In 1978 Bruce Springsteen released a song titled "Factory" on his fourth album, Darkness on the Edge of Town. The song, based on Springsteen's father's time working at a factory in New Jersey, is a haunting tale of despair that frames life on an assembly line as one of almost relentless bleakness.
Springsteen's "Factory" paints an accurate picture of late seventies grease-stained drudgery.
Unfortunately, that perception still exists. In popular culture, manufacturing and factory work are often still portrayed as a fast track to a sore back and a regretful heart.
That perception is wrong.
A large percentage American manufacturing long ago transitioned to a clean, automation-driven, high-wage, low-employment model. Manufacturers today depend on high-skilled employees who know their way around a robot.
"The vast majority of manufacturers today require a high-level of automation--along with a skilled labor force--just to remain competitive," said Troy Nix, Executive Director of the Indianapolis-based Manufacturers Association of Plastics Processors (MAPP). "Manufacturers in some of the most remote locations in the nation are able to run much of their plant off an iPad or smart phone. Workforce developers recognize how much manufacturing has changed. The general public is still catching up."
The increase in technology has impacted employment. While manufacturers are more productive than ever, the number of manufacturing jobs has not proportionately increased. Between 2010 and 2016, manufacturing output in the United States rose by as much as twenty percent; the number of manufacturing jobs rose by just five percent in the same time.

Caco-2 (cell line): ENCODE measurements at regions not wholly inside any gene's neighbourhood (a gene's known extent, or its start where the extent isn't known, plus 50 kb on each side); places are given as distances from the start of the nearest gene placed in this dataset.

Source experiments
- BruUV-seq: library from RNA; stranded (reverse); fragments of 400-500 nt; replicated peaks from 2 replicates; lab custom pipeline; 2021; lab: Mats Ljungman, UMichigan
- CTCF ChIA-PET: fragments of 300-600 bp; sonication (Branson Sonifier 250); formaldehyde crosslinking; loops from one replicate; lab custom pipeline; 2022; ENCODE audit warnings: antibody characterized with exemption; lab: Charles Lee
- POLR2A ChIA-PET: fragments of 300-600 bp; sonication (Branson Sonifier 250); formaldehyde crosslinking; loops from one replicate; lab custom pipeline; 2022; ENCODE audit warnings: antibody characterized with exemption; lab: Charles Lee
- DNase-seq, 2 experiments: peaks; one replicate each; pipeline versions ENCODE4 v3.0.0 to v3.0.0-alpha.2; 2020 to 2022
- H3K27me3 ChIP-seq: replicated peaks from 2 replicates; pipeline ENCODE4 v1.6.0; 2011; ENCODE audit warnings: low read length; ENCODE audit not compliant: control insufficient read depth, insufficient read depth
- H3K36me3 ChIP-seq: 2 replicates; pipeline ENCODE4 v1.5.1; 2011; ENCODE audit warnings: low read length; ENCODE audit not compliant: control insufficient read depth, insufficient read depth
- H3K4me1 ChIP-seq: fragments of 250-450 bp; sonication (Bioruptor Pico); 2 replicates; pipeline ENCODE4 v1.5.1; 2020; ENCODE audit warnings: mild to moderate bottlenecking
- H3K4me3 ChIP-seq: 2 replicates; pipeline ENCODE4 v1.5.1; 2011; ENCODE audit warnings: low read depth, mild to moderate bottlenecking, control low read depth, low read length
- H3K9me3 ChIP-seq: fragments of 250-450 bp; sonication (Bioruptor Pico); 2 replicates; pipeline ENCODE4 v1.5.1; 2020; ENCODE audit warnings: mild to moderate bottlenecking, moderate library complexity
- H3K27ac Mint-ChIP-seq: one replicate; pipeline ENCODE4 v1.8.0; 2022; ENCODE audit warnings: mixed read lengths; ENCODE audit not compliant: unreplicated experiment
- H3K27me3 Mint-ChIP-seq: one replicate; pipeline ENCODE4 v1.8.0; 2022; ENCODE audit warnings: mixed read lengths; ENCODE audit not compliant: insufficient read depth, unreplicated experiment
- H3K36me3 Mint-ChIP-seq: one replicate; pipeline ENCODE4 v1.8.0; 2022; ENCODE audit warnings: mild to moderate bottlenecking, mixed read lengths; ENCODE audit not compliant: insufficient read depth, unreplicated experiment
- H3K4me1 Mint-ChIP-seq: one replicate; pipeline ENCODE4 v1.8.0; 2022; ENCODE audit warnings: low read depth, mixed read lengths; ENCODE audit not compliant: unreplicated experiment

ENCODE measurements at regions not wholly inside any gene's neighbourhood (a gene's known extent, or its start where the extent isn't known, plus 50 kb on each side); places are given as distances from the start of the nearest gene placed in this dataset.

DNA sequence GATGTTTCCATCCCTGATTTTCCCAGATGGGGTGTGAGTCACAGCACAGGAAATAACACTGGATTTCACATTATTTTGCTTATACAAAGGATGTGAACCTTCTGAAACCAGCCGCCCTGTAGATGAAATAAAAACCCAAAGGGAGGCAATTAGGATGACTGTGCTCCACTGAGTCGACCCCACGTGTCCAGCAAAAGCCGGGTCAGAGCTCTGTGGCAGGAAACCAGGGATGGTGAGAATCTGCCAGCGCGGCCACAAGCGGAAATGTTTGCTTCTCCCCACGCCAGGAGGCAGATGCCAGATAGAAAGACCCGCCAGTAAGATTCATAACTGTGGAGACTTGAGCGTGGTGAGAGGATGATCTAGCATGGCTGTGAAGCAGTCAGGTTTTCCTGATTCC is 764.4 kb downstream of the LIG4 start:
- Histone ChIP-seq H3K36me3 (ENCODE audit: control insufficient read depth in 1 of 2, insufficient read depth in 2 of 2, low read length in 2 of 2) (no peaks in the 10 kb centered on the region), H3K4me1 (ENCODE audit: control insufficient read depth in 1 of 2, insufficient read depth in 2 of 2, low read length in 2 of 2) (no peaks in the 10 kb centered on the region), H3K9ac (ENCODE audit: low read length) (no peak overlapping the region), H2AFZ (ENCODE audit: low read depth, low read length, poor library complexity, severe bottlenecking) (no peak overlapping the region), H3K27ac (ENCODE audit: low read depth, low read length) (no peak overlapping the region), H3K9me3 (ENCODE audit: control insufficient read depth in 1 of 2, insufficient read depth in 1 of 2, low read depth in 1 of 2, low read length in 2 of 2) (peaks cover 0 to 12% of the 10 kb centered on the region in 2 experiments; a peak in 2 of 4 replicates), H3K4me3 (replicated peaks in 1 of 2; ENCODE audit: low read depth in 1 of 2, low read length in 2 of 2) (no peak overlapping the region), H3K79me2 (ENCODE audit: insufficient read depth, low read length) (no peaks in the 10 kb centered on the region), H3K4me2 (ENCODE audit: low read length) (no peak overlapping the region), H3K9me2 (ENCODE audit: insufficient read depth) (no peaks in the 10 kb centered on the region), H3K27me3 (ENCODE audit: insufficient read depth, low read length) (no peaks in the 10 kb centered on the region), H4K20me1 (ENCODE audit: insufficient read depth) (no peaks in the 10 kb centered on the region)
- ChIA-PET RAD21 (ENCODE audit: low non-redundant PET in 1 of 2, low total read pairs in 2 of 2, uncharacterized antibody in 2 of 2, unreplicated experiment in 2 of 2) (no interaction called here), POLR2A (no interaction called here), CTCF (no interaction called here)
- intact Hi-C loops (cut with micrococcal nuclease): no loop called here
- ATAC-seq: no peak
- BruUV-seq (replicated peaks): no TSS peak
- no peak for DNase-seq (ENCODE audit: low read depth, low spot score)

Simply put, manufacturers are doing more with less by leveraging technology.
But that does not mean manufacturing is a sector that no longer creates decent jobs.
Some of those jobs are just created a different way--including job creation by technology-focused startups that serve the manufacturing sector. N-Gems, a technology startup that assists manufacturers with real-time asset tracking, is one of a growing number of Midwestern startups that serve a manufacturing sector that remains a critically important part of Middle America's regional economy.
"We have initially focused on manufacturers in Pennsylvania, Ohio, Indiana, and Illinois," said Michael Kripchak, N-Gems' Head of Strategy & Partnerships. "This region was dependent on manufacturing jobs for decades, and while technology and the economy have changed, we believe manufacturing-focused startups will not only continue to increase American productivity, but eventually re-establish some of the high-paying jobs that have left the Midwest and Great Lakes."
Manufacturing long ago evolved. The dirt, soot, and hopelessness of Springsteen's "Factory" are almost completely gone. So are a lot of the jobs men like Springsteen's father filled.
That does not mean American manufacturing is gone forever or completely lacks good jobs--and the term good job is always relative.
Some of those good jobs at the manufacturers that belong to Mr. Nix's association start at fifteen dollars an hour and put a young employee with a high school diploma and an interest in technology on a path to a middle-class or even upper-middle-class lifestyle.
Some of those good jobs at startups like N-Gems will give young engineering graduates an opportunity to stay in a hometown their older sister had to abandon.
Manufacturing has changed--but all is not lost. The good old days aren't gone forever, and in some ways American manufacturing has been romanticized to the point where the narrative has lost all reality. Life in the grey factories of the seventies was not always all modern pundits say it was.
Ask Bruce Springsteen.
Or better yet, ask his father.